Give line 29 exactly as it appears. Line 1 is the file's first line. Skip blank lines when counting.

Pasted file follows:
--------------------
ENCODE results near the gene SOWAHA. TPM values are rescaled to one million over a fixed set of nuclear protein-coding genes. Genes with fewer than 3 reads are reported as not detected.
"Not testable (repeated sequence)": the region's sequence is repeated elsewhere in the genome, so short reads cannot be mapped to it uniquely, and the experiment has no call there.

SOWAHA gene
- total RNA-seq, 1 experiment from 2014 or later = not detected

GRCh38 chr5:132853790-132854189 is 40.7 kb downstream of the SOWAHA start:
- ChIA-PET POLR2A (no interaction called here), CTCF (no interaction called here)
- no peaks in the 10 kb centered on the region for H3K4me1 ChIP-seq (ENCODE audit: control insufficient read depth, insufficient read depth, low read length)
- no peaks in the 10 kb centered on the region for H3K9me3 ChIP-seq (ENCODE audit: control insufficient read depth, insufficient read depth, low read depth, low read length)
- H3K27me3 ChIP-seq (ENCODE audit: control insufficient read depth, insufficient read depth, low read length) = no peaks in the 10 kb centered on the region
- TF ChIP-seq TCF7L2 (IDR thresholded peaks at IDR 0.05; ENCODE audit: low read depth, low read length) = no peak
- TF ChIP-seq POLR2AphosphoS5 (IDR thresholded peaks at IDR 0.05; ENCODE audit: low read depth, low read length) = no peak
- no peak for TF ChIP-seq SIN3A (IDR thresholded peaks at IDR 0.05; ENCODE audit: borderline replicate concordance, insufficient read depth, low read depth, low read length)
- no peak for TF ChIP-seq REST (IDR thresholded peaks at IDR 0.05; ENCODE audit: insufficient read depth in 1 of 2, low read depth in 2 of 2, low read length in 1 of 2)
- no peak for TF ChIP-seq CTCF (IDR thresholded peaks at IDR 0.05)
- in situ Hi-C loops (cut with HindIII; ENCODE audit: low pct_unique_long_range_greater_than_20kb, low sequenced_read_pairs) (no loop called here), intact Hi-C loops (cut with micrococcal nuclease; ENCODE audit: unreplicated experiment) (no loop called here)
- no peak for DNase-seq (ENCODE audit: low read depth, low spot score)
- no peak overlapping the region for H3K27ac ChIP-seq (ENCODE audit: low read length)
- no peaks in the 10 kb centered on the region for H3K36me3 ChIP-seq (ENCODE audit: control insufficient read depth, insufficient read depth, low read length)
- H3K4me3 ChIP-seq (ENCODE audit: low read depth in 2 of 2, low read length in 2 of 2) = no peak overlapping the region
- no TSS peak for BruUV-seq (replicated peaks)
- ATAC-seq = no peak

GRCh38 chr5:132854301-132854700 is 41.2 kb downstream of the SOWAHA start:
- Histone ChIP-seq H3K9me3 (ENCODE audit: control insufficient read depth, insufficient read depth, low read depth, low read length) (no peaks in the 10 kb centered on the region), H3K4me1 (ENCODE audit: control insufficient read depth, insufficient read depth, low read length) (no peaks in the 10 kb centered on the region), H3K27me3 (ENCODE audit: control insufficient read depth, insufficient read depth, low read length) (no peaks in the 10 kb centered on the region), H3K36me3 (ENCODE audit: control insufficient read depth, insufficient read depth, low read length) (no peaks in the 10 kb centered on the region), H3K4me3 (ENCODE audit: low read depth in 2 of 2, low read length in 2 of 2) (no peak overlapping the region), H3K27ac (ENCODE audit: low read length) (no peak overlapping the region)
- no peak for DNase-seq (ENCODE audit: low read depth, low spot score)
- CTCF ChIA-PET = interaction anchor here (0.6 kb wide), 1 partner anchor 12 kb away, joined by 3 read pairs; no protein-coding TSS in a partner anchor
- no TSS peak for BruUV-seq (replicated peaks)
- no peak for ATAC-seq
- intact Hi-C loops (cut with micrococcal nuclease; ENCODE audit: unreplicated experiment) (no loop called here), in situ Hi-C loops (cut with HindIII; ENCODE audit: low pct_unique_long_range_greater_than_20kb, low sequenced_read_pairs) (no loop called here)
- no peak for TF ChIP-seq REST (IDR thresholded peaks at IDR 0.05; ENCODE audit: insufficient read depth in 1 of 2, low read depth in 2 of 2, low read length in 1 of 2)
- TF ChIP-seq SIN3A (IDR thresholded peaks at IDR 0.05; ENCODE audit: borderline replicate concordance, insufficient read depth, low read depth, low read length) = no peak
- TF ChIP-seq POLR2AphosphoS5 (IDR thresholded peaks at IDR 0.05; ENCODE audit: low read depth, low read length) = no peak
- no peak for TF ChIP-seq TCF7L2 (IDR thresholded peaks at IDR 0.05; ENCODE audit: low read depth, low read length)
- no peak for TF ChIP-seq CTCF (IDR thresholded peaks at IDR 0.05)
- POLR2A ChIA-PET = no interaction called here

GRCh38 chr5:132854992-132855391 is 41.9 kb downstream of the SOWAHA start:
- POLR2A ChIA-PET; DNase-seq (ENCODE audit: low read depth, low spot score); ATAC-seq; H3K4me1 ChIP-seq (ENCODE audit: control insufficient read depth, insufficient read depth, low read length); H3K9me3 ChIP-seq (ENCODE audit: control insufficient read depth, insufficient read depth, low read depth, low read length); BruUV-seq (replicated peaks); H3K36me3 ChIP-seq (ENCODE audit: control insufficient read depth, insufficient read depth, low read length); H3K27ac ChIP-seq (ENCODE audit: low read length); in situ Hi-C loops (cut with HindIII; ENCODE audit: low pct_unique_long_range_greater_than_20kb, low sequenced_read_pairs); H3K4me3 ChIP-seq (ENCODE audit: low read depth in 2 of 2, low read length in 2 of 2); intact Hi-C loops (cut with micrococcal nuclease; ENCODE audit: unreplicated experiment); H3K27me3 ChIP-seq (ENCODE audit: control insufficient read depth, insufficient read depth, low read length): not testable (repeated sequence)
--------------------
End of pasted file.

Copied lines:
- no peak for TF ChIP-seq REST (IDR thresholded peaks at IDR 0.05; ENCODE audit: insufficient read depth in 1 of 2, low read depth in 2 of 2, low read length in 1 of 2)